It's not that I find this kind of obsessive fandom annoying in itself - after all, I got hooked on "Lost" when we actually had no TV, just by reading the transcripts online. What irritates me and, frankly, gives me a little bit of the heeby-jeebies is that New Moon appears to me to be a convergence of two really disturbing trends in our society: the sexualization of children and the infantilization of young adults.
Diane Levin, co-author of So Sexy So Soon: Protecting Children in a Sexualized Society says
she hears from worried parents about how pop culture and the bombardment of product advertising are making their young daughters focused on their appearance and being sexy, starting with girls as young as 5, and how that sets them up to believe it is fine for boys to see them as objects. ...[T]he sexualization of young girls disrupts their ability to develop meaningful relationships with peers, disrupts their ability to be empathetic to others and from developing normal sexual relationships later in life.The Twilight series, of which New Moon is the second part, has been defended in many circles as a "love story that promote[s] chastity, among other virtues." But NPR reports that "if Twilight is trying to send a new message about teen abstinence, it might not be getting through," quoting one 17-year-old as saying, "That [Twilight] is completely selling sex to kids."
It's hard to argue that New Moon isn't selling sex to somebody, anyway, when the media blitz for the movie includes Ashley Greene, the female lead, posing suggestively on and in the most recent issue of Maxim magazine. And male lead Robert Pattinson tells Rolling Stone that "it's really strange" for girls as young as eight years old to have an "incredibly sexualized thing around [him]," considering the books are said to promote chastity. "I think it [the series] has the opposite effect on its readers though," he says.
Twilight has that effect on more than just its young fans (i.e., its "target demographic"), though, and that's where the intersection of social phenomena really seems to happen. Pattinson in particular seems to be of special interest to "cougar" Twilight fans, according to the CNN story cited above. A 32-year-old woman named Jenny tells the reporter, "We love to talk about how sexy Rob Pattinson is and what we would do if we got close... No one's being judged for being married and saying, 'I'm 54 and I think this 23-year-old is absolutely delicious.' " Another woman says she knows people who justify their attraction to Edward (Pattinson's character) by telling themselves, "Edward is just in a 17-year-old body, but he's actually 108."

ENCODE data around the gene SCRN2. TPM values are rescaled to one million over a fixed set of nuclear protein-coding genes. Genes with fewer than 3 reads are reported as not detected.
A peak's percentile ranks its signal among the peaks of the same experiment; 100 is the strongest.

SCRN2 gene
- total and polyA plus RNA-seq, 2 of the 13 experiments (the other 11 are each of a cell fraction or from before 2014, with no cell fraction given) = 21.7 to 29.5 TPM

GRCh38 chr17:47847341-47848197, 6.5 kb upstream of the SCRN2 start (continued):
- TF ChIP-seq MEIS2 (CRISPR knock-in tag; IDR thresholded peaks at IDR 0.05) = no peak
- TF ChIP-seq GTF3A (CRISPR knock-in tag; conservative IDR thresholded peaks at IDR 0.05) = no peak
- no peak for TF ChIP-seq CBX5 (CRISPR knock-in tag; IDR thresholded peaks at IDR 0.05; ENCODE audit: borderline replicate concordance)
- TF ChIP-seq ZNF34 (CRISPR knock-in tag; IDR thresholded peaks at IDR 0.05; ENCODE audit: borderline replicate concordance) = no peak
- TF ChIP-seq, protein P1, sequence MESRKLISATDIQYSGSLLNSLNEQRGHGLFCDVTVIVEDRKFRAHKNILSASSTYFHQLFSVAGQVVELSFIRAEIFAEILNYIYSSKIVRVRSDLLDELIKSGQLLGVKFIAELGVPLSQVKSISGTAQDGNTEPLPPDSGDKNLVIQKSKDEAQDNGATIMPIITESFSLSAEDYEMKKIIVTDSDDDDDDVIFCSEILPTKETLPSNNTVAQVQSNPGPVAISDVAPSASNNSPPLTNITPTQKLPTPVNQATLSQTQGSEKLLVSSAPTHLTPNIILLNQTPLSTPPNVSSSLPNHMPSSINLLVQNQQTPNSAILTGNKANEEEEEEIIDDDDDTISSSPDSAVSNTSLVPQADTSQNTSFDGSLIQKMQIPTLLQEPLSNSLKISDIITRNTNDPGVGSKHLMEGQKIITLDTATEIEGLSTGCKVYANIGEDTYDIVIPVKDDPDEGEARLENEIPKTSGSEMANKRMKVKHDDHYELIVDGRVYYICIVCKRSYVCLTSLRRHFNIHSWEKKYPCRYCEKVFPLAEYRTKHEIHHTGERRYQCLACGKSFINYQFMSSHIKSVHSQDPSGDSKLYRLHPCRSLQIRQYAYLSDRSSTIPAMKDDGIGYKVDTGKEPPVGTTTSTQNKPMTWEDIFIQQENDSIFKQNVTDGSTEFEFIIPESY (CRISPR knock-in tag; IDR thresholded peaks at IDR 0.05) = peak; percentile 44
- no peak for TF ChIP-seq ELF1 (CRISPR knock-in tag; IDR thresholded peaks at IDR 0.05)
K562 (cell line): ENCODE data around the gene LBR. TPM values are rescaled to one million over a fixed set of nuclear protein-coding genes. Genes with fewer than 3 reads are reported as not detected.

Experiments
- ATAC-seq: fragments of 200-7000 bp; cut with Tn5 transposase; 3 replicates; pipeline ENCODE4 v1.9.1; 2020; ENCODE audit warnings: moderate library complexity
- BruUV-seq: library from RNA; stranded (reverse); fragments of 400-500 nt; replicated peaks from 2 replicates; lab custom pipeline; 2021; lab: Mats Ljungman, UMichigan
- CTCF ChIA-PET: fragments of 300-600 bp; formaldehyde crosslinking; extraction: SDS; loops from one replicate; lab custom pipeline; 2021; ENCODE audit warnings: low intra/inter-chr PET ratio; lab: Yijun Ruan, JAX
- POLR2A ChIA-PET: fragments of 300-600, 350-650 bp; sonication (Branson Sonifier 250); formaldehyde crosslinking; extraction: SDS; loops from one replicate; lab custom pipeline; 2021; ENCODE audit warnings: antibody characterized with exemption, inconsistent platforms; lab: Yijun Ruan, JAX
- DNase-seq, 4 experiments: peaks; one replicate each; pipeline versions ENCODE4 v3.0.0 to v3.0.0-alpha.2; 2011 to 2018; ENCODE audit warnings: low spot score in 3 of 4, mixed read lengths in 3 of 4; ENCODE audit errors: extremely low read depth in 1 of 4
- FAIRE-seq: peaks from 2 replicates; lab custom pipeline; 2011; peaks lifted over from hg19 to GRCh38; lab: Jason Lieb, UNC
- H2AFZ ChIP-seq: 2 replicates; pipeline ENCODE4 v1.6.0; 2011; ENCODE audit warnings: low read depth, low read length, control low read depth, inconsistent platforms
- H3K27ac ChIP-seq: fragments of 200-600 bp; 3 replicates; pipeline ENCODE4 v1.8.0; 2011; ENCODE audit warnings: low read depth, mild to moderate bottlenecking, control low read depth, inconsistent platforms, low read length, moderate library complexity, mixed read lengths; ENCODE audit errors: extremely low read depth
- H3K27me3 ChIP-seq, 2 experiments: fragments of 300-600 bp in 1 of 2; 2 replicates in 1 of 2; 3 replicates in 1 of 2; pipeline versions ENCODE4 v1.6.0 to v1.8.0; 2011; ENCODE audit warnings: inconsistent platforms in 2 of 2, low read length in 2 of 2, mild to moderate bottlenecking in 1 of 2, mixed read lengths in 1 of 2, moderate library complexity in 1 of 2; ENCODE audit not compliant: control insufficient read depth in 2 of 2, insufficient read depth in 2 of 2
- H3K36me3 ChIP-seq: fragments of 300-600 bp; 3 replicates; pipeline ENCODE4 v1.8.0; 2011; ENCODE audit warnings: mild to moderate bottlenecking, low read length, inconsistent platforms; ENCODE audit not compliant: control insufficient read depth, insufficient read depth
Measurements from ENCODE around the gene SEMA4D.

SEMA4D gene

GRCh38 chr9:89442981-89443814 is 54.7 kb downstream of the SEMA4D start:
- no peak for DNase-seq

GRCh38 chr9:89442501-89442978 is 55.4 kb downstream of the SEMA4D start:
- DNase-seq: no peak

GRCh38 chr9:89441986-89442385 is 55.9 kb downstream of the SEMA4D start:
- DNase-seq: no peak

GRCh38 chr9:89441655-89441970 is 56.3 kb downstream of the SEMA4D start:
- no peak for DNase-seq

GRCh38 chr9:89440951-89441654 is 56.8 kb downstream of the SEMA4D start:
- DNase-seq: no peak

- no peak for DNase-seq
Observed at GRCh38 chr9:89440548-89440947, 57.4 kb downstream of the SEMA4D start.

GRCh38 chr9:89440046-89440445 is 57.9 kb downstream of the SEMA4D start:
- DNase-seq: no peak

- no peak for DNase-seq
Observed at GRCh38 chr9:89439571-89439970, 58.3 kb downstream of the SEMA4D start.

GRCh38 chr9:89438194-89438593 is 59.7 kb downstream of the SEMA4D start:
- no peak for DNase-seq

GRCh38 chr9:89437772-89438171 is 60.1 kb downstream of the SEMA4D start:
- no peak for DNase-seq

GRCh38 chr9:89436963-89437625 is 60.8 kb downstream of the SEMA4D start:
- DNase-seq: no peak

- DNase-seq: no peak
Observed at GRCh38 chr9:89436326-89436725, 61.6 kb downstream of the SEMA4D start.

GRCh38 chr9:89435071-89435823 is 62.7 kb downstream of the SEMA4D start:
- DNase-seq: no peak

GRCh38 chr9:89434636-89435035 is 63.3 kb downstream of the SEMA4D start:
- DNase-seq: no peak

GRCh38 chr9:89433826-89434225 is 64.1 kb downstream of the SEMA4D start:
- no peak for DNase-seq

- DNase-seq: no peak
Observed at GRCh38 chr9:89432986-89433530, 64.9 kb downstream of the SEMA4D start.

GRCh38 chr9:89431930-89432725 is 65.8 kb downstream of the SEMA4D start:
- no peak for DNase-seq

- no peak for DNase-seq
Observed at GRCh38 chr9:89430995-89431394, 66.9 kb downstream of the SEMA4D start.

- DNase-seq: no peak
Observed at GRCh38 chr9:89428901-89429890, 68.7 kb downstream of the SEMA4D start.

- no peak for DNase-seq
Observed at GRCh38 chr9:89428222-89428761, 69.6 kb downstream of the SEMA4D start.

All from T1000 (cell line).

What I think is at the root of this is not only that these women are not "acting their age," but that many of them never really learned what it means to do so. Many people in their 20s and 30s today were raised in an environment in which parents often tried to be more "buddies" with their kids than authority figures. The extreme example of this is the infamous "Cool Mom" of Arvada, Colorado who told police she had sex with some of the friends of her teenage children and "also provided marijuana, methamphetamine, and alcohol to the teens because she wanted to be a 'cool mom' and it made her feel like she was 'one of the group.'"
I believe this style of parenting is one of the factors that has brought us to a point at which, according to Robert Epstein - who is a psychologist and the author of The Case Against Adolescence - "most Americans now believe a person isn't an adult until age 26." This artificial extension of childhood, or "infantilization," has numerous negative effects on both young adults and society, according to Epstein. "Imagine what it would feel like," he says, "when your body and mind are telling you you're an adult while the adults around you keep insisting you're a child. This infantilization makes many young people angry or depressed, with their distress carrying over into their families" and causing tension and conflict with those around them.
So, we now have pre-teens who think they are adults and thirty-somethings who think they are teenagers, and they all come together to lust after the sexy 17-year-old vampire. But besides provoking something of an "Ew!" reaction, is there anything really wrong or harmful with a 15-30 year span of people essentially viewing themselves as peers? I think the answer is clearly yes.
To cite just one area in which these trends are problematic, think about the seemingly dramatic increase in inappropriate student-teacher relationships in schools. Charol Shakeshaft, an expert in teacher sexual misconduct, says young teachers are "certainly more at risk" of engaging in problematic relationships with their students for a number or reasons, including "[p]roximity in age to their students, immaturity and a classic novice-teacher mistake of wanting students to like them." These "inappropriate relationships" can range from the dramatically ill-advised, such as telling a class of eighth-graders about how you were unexpectedly impregnated by your boyfriend of just a couple of months (as recently happened in our little town), to the criminally sexual (as has been alleged to have happened in our little town during the past year).
The common thread is that these teachers are not the stereotypical "dirty, old men" many people envision. They may not be "dirty" or even necessarily predatory. It's just that both the students and the teachers are under the illusion that, rather than being an authority figure, Mr. X is the "big man on campus" or, rather than being the tough grader everybody struggles to satisfy, Ms. Y is the cool older sister in whom you can confide. I think this is symptomatic of a much broader breakdown in appropriate generational boundaries and our understanding of authority... and so is the New Moon phenomenon.